Twenty-five years after the passage of the(ADA), the Medicaid program is also marking an important milestone in system transformation in 2015. The national profile of Medicaid long-term services and supports (LTSS) expenditures has shifted away from primary dependence on institutional care. In 2013 the majority of Medicaid LTSS spending was for the first time focused on home and community-based settings instead of institutional care, and the Centers for Medicare and Medicaid Services (CMS) projects that community-based spending will reach 63 percent of all Medicaid LTSS spending by 2020. However, the fundamental structure of the Medicaid statute continues to promote an “institutional bias” that strongly limits the potential for true balance for beneficiaries.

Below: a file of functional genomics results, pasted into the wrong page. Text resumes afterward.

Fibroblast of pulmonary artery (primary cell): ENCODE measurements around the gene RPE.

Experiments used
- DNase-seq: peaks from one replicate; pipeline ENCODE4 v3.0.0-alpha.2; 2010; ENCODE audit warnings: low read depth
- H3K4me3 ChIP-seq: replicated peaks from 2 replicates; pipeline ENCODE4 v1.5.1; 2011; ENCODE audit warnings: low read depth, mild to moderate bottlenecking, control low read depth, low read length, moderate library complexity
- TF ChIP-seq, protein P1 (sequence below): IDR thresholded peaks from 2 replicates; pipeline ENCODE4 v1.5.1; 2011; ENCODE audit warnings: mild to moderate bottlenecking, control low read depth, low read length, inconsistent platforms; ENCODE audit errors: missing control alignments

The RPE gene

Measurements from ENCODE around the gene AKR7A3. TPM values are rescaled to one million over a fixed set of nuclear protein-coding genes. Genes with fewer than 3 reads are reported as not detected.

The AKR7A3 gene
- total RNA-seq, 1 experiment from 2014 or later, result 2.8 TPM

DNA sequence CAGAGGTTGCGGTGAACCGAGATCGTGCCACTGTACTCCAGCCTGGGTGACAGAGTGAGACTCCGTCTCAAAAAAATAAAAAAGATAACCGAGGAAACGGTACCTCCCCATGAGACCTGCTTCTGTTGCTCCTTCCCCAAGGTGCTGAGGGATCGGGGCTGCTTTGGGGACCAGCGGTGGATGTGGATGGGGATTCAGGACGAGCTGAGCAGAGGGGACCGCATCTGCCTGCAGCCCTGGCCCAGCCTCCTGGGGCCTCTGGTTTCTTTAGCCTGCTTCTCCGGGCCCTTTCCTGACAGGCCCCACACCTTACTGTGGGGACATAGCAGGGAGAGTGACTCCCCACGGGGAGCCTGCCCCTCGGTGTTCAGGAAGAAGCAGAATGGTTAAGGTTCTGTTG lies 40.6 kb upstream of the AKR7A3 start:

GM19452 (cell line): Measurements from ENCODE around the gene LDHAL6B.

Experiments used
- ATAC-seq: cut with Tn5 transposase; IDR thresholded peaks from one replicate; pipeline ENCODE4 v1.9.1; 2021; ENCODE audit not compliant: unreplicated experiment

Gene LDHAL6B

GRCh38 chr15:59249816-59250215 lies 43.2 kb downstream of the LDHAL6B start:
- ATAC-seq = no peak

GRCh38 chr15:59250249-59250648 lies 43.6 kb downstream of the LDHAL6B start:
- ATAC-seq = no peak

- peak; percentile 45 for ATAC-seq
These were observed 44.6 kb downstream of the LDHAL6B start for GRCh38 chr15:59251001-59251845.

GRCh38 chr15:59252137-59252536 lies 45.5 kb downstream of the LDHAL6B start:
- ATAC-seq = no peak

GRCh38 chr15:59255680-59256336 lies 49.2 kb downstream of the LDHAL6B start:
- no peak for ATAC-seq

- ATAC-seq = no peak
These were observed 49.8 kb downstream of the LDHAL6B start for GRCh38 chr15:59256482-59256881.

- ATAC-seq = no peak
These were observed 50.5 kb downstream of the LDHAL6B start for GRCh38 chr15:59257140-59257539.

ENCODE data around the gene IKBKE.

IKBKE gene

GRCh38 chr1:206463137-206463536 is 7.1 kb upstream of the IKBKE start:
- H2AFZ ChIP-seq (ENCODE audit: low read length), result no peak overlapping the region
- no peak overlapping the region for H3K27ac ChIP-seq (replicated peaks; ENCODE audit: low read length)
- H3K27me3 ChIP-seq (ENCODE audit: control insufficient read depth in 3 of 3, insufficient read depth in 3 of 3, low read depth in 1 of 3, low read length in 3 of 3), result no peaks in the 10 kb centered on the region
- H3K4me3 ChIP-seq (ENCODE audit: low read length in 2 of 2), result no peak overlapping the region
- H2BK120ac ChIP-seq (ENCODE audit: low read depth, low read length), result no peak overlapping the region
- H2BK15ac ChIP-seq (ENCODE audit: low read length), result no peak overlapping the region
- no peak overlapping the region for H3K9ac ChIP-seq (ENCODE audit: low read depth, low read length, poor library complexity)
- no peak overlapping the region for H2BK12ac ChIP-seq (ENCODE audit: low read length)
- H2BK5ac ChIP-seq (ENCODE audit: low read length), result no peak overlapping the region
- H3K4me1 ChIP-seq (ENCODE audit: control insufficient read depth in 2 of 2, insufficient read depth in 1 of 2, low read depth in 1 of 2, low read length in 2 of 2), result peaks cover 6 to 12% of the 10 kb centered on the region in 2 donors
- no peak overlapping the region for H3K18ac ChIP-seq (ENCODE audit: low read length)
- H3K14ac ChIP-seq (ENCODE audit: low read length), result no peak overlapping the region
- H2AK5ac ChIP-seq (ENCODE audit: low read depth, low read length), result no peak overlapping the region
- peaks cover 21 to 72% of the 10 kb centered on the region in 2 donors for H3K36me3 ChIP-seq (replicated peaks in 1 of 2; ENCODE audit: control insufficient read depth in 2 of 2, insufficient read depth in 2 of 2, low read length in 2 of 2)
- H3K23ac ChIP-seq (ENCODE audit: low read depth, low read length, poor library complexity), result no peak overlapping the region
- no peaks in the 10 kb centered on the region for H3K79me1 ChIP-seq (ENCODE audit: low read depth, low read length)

Since enactment of the ADA on July 26, 1990, there has been a concerted effort at the state, federal, and community levels to transform one of the Medicaid program’s primary roles as an institutional care-focused financing mechanism into a comprehensive and flexible community-based long-term services and supports program. The most obvious testament to this shift is the strong upward trend in Medicaid spending on community-based care options–between 1995 and 2013, Medicaid home and community-based services (HCBS) expenditures increased from 18.0 percent of total Medicaid LTSS spending to 51.3 percent (see Exhibit 1). Medicaid spending on LTSS totaled $146 billion in 2013, representing a 7.6 percent increase in spending on HCBS and a 0.7 percent decrease in spending for institutional services since 2012.
– Health Affairs